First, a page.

By Elana Warsen

Dyslexia became personal for Jill Somero of Maple Grove, MN when her son Wil reached second grade and was expected to do more writing in school.

“His reading ability was pretty much at grade level, but writing was very painful to the point where if he had to write two sentences he would cry,” says Jill. “He had a lot of difficulty turning his thoughts into words and a really hard time with spelling.”

Determined to help her son, Jill reached out to her childhood friend and Great Minds Learning Center Founder Marianne Jylha, who told her that Wil’s difficulties could be signs of dyslexia. Marianne provided Jill with dyslexia resources she could use to work with Wil at home.

“Once I was able to explain to Wil that some kids learn differently than others the crying stopped and he was willing to work on the techniques Marianne had taught me,” says Jill. “Spelling doesn’t slow Wil down anymore.”

Jill decided to make a sustaining donation to GMLC to help another child without the resources to pay for tutoring.

“I want to do everything I can to help,” she says. “Literacy is the foundation of lifelong learning and I don’t think financial status should prevent somebody from getting that foundation.”

For Jill, setting up a recurring donation to GMLC was a one-time decision with lasting impact.

“Giving is not a decision I make each day,” says Jill, who opted to use her bank's autopay feature to simplify the donation process. “It’s a decision I made once. I figured out how much I could afford and set up an automatic payment through my bank. The check is mailed to Grand Rapids every month. I don’t notice that the money is gone and I’m happy when I do my taxes.”

Jill’s monthly donations allow GMLC students to experience hope and success just like Wil, who is in fifth grade now, and thriving.

“I know where my $70 goes when I send it to Great Minds,” Jill says.” I can think of that one child, like Wil, and know it’s going to them.”

You, too, can make a difference in the lives of children in our community. Become a sustaining donor today. Ask your financial institution about setting up automatic recurring donations to Great Minds Learning Center.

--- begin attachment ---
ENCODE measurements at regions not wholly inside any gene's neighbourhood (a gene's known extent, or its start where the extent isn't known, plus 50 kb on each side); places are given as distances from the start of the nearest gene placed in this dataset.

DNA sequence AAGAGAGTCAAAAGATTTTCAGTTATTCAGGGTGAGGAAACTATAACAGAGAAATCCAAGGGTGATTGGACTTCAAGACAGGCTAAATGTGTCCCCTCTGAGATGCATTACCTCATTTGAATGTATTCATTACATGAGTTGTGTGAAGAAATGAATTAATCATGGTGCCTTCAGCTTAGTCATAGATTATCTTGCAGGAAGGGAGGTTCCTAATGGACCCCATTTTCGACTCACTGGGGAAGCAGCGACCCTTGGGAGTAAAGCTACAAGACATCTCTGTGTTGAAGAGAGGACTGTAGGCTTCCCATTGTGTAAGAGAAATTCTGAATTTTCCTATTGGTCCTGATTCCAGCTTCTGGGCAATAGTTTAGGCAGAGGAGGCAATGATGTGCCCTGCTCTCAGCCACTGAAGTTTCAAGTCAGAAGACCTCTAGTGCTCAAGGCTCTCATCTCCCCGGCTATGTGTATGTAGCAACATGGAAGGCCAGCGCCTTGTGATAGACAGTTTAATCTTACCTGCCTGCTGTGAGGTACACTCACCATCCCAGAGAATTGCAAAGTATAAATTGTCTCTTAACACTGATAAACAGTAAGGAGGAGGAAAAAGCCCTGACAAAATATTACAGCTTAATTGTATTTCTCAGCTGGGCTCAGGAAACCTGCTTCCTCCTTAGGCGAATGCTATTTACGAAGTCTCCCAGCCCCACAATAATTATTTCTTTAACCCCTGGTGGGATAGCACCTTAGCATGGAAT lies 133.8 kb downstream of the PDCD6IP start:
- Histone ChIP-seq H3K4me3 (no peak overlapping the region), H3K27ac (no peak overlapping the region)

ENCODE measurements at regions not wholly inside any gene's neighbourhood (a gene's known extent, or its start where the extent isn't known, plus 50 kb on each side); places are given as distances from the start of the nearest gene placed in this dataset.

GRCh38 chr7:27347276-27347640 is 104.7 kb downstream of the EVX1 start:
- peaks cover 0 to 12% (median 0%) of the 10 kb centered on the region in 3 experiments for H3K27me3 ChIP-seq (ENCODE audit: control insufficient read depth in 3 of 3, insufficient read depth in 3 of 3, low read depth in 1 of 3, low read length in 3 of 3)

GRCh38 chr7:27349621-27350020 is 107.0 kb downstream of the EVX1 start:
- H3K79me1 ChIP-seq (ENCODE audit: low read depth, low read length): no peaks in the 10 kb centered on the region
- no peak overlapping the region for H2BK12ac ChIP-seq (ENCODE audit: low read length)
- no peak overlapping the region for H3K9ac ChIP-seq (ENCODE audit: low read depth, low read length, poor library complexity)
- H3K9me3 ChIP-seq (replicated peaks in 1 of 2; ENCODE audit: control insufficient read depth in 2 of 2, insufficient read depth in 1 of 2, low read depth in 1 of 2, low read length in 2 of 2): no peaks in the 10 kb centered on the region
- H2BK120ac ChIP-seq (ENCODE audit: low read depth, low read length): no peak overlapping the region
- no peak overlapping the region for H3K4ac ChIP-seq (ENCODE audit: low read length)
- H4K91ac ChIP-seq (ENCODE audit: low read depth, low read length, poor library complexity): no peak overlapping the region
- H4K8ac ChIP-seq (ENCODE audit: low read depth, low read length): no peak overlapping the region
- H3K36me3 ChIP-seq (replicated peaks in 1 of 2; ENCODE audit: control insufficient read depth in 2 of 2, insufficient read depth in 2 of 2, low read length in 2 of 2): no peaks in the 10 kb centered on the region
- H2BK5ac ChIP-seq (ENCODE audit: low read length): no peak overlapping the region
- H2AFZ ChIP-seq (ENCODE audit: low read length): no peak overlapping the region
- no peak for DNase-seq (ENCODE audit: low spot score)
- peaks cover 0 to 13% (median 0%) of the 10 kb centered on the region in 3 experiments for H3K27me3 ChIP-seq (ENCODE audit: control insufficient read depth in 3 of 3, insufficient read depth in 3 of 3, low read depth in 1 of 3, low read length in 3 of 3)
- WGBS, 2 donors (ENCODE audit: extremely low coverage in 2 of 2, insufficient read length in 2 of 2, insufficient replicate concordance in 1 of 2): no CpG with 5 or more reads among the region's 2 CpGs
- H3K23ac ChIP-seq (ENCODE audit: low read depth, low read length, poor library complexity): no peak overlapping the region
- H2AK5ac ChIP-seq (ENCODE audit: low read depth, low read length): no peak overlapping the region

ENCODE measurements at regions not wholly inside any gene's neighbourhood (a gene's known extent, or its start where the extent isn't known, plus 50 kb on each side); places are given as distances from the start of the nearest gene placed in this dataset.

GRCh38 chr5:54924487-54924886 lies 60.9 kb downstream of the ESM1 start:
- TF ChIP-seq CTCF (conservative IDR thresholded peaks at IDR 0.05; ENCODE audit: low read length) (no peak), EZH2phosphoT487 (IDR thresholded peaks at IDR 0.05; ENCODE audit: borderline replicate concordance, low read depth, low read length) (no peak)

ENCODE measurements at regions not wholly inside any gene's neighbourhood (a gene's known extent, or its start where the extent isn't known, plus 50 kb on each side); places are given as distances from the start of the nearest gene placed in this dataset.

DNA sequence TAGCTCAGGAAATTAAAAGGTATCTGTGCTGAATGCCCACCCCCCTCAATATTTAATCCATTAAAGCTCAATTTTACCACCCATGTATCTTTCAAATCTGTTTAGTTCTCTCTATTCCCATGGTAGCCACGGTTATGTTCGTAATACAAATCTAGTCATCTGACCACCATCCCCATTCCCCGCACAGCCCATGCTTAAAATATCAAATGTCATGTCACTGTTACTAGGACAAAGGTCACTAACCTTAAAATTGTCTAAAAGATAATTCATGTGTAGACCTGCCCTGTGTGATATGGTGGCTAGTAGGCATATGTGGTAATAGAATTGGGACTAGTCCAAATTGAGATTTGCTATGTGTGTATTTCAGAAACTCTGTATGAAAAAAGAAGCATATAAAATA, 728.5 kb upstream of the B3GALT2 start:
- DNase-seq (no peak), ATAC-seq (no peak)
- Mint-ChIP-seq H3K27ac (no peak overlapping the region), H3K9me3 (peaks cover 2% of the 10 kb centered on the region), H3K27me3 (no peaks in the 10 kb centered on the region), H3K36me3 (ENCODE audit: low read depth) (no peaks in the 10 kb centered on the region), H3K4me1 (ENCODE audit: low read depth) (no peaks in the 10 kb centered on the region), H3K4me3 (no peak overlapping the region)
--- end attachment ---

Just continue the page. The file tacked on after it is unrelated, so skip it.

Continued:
For more information about giving to GMLC, visit our website.

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What does $2,800 buy?  Hope and opportunity.

 

In our community, access to specialized  educational intervention isn’t limited to families with financial means. One out of three Great Minds Learning Center students receives free lunch at school. Thanks to funding from generous donors, those students can receive our services too.

 

Lake Country Power sponsored Great Minds Learning Center in the 2018 Kiwanis Minute to Win It challenges on the Feb. 8 at the Timberlake Lodge in Grand Rapids, taking home the first prize award of $2,800 for GMLC!

The prize money will go directly into the scholarship fund to continue to make tutoring services available to students with financial need.

Ten corporate sponsors competed in a series of silly challenges for the chance to win money for their favorite nonprofits. The four-person team from Lake Country Power gave a fierce performance on behalf of our tutoring center.

LCP Electrical Engineering Technician Angie Clafton spoke to the audience about GMLC’s positive impact on her sons, and GMLC Executive Director Marianne Jylha gave a short talk about our organization and expressed gratitude to all for their devoted support to nonprofit organizations in the area.

We thank Lake Country Power, Grand Rapids Noon Kiwanis Club, and all of our other donors who support our students throughout the year.

Would you like to make a donation to our scholarship fund? Click here to find out how you can be part of the mission to help children and adults accomplish their educational and personal goals. Every dollar helps!